Beethoven Piano Concertos Nos. 1 & 4

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"BEETHOVEN PIANO CONCERTOS NOS. 1 & 4." Lang Lang, piano; Orchestre de Paris conducted by Christoph Eschenbach. Recorded in Paris in January 2007; piano not identified. Cadenzas by Beethoven. Liner notes, "Lang Lang and Christoph Eschenbach in Perfect Harmony," by Pablo Galonce in English translated by Stewart Spencer. Opus 15: 38' 56". Opus 58: 35' 19". Deutsche Grammophon B0008725-02. ©2007. $16.99.

If you haven't heard of Lang Lang, you may pride yourself for being out of the loop on the au courant "superstars" of the piano world. As Janet Manheim wrote in the All Music Guide, "The initial burst of hype surrounding the appealing young Chinese pianist Lang Lang was followed by an equally strong backlash alleging that he was a pure product of panicked major-label marketing." The hype-and-backlash seems to have been replaced by praise balanced with quibbling. Lang has previously recorded five Romantic repertory concertos: Tchaikovsky First, Mendelssohn First, Rachmaninoff second and Third, and the Yen Chengzong/Xian Xinghais Yellow River Concerto. On this disk he turns to Beethoven, making his first Beethoven recording alongside Christoph Eschenbach and the Orchestre de Paris.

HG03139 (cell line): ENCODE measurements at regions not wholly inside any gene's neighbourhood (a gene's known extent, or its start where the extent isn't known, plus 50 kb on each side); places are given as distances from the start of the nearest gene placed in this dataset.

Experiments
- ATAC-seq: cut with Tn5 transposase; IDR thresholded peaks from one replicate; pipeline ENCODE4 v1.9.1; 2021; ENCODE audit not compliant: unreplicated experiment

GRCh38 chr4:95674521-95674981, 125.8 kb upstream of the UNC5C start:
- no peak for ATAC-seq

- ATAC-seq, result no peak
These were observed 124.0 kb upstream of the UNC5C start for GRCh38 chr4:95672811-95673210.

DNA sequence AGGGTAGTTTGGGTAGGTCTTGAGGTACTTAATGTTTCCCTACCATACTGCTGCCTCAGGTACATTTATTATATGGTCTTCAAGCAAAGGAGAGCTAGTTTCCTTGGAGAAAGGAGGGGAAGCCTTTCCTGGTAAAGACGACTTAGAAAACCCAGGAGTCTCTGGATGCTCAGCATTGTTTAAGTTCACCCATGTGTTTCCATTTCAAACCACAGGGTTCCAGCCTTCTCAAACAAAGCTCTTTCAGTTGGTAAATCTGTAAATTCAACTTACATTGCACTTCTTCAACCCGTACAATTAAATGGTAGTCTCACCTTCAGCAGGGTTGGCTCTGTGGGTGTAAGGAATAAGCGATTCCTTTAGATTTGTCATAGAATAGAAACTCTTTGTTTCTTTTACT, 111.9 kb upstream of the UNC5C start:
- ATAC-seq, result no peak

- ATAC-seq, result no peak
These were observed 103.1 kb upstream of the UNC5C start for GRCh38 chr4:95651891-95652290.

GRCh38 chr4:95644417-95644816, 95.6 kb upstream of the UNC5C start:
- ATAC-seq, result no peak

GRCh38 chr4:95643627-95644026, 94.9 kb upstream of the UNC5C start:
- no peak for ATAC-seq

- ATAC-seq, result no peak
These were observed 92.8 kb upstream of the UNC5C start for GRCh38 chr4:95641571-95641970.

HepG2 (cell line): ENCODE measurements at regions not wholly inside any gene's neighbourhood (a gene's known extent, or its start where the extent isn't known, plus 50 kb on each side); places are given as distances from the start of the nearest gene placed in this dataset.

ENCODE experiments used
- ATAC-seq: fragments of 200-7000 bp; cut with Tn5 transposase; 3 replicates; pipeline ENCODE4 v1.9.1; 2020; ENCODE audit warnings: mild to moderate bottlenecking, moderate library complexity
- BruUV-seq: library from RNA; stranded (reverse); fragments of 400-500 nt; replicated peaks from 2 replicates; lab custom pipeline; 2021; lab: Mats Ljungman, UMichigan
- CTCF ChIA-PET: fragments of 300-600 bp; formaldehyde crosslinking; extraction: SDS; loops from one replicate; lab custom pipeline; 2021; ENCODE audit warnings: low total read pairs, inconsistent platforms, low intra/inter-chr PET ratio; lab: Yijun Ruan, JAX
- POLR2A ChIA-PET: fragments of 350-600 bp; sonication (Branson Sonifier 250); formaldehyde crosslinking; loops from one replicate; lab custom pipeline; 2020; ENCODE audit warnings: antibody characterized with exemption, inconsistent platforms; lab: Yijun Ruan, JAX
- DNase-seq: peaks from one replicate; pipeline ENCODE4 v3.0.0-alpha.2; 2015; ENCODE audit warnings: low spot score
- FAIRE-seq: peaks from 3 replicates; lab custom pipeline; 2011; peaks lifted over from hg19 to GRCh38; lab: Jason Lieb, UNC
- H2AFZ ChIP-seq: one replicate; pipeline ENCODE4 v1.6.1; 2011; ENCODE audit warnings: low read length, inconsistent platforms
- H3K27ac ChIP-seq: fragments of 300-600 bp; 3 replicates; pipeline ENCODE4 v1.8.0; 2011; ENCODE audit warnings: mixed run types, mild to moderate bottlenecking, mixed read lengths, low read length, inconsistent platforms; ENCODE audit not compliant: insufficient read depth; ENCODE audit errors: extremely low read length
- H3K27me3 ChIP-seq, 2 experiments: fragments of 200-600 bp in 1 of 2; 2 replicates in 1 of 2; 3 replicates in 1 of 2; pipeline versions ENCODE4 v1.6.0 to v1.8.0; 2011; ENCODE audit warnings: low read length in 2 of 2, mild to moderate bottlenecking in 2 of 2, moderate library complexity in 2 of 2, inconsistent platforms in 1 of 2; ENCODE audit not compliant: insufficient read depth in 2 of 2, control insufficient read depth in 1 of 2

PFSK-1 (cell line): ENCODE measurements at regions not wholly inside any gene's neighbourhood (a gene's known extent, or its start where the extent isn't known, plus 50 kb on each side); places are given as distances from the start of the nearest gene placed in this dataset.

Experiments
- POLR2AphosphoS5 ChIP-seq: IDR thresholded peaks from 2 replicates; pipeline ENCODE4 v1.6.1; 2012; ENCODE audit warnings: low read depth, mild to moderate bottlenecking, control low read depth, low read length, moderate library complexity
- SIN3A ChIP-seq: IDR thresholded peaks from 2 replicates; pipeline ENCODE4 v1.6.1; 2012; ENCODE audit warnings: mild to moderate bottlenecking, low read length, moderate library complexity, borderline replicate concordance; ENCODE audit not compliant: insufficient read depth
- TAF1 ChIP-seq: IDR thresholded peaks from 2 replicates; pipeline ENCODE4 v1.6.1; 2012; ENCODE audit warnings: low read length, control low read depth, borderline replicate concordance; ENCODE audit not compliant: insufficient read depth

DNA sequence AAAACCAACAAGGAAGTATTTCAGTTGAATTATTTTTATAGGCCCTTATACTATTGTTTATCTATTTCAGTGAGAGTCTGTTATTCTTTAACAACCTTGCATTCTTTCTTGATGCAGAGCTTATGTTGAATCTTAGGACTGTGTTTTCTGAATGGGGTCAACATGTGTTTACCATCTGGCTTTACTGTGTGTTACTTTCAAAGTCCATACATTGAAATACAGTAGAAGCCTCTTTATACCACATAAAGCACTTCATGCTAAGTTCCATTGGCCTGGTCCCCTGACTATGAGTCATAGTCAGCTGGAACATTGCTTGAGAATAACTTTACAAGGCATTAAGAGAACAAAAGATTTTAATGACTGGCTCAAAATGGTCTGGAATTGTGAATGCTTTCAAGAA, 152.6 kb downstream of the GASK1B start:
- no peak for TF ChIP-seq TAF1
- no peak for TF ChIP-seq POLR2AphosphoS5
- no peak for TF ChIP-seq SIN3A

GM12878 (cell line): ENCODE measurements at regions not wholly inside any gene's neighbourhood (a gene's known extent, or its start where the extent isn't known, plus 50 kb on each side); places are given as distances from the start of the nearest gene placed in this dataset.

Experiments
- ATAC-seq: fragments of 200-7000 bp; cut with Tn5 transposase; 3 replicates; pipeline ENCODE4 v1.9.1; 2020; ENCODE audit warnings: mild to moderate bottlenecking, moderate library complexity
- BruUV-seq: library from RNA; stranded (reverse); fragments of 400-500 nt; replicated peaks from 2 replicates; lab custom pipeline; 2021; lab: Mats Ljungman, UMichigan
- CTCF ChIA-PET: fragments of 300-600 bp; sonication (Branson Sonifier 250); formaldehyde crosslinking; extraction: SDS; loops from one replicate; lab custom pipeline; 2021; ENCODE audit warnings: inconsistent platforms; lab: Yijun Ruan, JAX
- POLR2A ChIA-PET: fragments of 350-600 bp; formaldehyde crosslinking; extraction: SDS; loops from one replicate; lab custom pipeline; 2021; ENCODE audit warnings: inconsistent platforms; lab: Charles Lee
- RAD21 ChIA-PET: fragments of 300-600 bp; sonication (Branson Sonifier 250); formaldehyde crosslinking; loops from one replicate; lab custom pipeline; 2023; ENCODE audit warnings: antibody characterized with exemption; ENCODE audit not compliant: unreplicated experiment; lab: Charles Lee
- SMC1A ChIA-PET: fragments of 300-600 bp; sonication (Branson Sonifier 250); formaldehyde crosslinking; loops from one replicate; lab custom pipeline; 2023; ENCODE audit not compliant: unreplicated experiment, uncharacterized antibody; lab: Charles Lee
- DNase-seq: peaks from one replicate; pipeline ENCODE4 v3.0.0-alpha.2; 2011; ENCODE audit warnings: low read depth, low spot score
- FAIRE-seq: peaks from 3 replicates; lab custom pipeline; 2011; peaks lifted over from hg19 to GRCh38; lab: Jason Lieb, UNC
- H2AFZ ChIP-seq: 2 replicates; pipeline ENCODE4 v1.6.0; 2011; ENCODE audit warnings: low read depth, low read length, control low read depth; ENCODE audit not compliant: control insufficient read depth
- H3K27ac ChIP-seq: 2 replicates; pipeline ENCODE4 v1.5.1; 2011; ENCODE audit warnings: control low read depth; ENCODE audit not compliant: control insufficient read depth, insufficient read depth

Beethoven is supposed to have usually inquired about the tempos of performances of his music that he had missed: I'll do the same here. Four of the six movements basically match the Italian tempo markings Beethoven wanted for them, but the middle movements are in no way, shape, or form what Beethoven indicated. Beethoven chose, for instance, to notate the middle movement of the Fourth in 2/4, which-combined with the Andante con mow marking-probably indicates that he wanted the quarter notes to be felt as the basic pulse (that is, in a duple rather than quadruple meter). Under Eschenbach, the orchestra begins with an Adagio tempo and pulls back with a careful ritard before Lang slows the tempo down even more at his entrance. Now, make no mistake: I'm not whinging about the freedom of tempo Lang adopts between notes-there's far too little of that in music making today. It's just that there's no sense of forward motion and consequently very little if any drama. And drama is what the whole concerto is about: I don't know of anyone who disagrees with Owen Jander's argument that the slow movement represents Orpheus' attempt to win back his beloved Eurydice from the land of the dead. Although the program notes quote Lang as saying that "It is a veritable operatic scena, it is Orpheus who has descended into the Underworld to beg for Eurydice to be restored to him," you can't hear that scena in this performance. Langs Orpheus is either already in favor of "tender boys" (as Orpheus, according to Ovid, later changes his orientation before he is destroyed by the Maeneds) or he's just not truly interested in Eurydice's rescue. In either case, it comes across, to me at least, as selfindulgent rather than dramatic playing. (Lang's 5' 46" timing compares to Artur Schnabel's 4' 49" 1947 recording with Izler Solomon and the Columbus Philharmonic Orchestra, Alfred Brendel's 4' 55" in his 1961 recording with Zubin Mehta and the Vienna Philharmonic, Mauricio Pollini's 5' 06" in his 1976 recording with Karl Böhm and the Vienna Philharmonic, Robert Levin's 1998 performance at 5' 24" with John Eliot Gardiner and the Orchestré Revolutionnaire et Romantique, and Steven Lubin's 4' 34" (!) in his praiseworthy 1988 recording with Christopher Hogwood and the Academy of Ancient Music. …


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